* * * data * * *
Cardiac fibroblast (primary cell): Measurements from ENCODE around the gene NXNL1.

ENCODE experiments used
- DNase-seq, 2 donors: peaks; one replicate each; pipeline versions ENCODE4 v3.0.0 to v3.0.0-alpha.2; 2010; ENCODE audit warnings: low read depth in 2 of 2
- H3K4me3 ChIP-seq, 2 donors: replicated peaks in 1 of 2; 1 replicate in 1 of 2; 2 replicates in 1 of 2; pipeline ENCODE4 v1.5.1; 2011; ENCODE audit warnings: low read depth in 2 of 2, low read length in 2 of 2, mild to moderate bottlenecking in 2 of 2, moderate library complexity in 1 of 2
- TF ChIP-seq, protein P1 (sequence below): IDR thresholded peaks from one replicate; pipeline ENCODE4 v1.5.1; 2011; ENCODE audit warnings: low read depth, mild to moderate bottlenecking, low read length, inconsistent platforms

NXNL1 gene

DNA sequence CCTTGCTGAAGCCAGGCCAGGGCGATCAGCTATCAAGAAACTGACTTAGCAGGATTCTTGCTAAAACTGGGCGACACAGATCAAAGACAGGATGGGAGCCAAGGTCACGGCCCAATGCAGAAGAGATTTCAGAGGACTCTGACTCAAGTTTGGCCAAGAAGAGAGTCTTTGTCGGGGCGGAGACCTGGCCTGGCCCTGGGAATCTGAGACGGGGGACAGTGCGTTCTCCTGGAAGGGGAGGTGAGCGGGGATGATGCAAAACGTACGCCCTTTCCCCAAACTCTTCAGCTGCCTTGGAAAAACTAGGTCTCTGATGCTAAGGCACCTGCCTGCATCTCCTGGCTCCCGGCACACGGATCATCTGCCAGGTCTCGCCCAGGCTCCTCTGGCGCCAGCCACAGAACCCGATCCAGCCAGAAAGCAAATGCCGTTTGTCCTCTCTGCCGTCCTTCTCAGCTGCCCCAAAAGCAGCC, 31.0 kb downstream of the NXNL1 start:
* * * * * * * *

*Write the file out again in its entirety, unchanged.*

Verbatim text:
Cardiac fibroblast (primary cell): Measurements from ENCODE around the gene NXNL1.

ENCODE experiments used
- DNase-seq, 2 donors: peaks; one replicate each; pipeline versions ENCODE4 v3.0.0 to v3.0.0-alpha.2; 2010; ENCODE audit warnings: low read depth in 2 of 2
- H3K4me3 ChIP-seq, 2 donors: replicated peaks in 1 of 2; 1 replicate in 1 of 2; 2 replicates in 1 of 2; pipeline ENCODE4 v1.5.1; 2011; ENCODE audit warnings: low read depth in 2 of 2, low read length in 2 of 2, mild to moderate bottlenecking in 2 of 2, moderate library complexity in 1 of 2
- TF ChIP-seq, protein P1 (sequence below): IDR thresholded peaks from one replicate; pipeline ENCODE4 v1.5.1; 2011; ENCODE audit warnings: low read depth, mild to moderate bottlenecking, low read length, inconsistent platforms

NXNL1 gene

DNA sequence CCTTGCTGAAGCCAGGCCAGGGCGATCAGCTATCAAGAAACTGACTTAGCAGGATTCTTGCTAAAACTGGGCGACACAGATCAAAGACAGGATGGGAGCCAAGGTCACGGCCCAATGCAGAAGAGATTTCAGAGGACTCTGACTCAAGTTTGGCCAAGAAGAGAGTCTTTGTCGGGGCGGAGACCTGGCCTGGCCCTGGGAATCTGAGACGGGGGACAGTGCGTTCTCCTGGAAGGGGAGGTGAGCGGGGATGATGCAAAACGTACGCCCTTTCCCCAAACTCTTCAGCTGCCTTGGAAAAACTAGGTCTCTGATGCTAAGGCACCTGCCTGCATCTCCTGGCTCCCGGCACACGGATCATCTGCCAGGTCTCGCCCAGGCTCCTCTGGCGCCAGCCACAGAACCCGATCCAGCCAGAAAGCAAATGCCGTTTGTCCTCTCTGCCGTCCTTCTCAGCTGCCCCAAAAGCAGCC, 31.0 kb downstream of the NXNL1 start: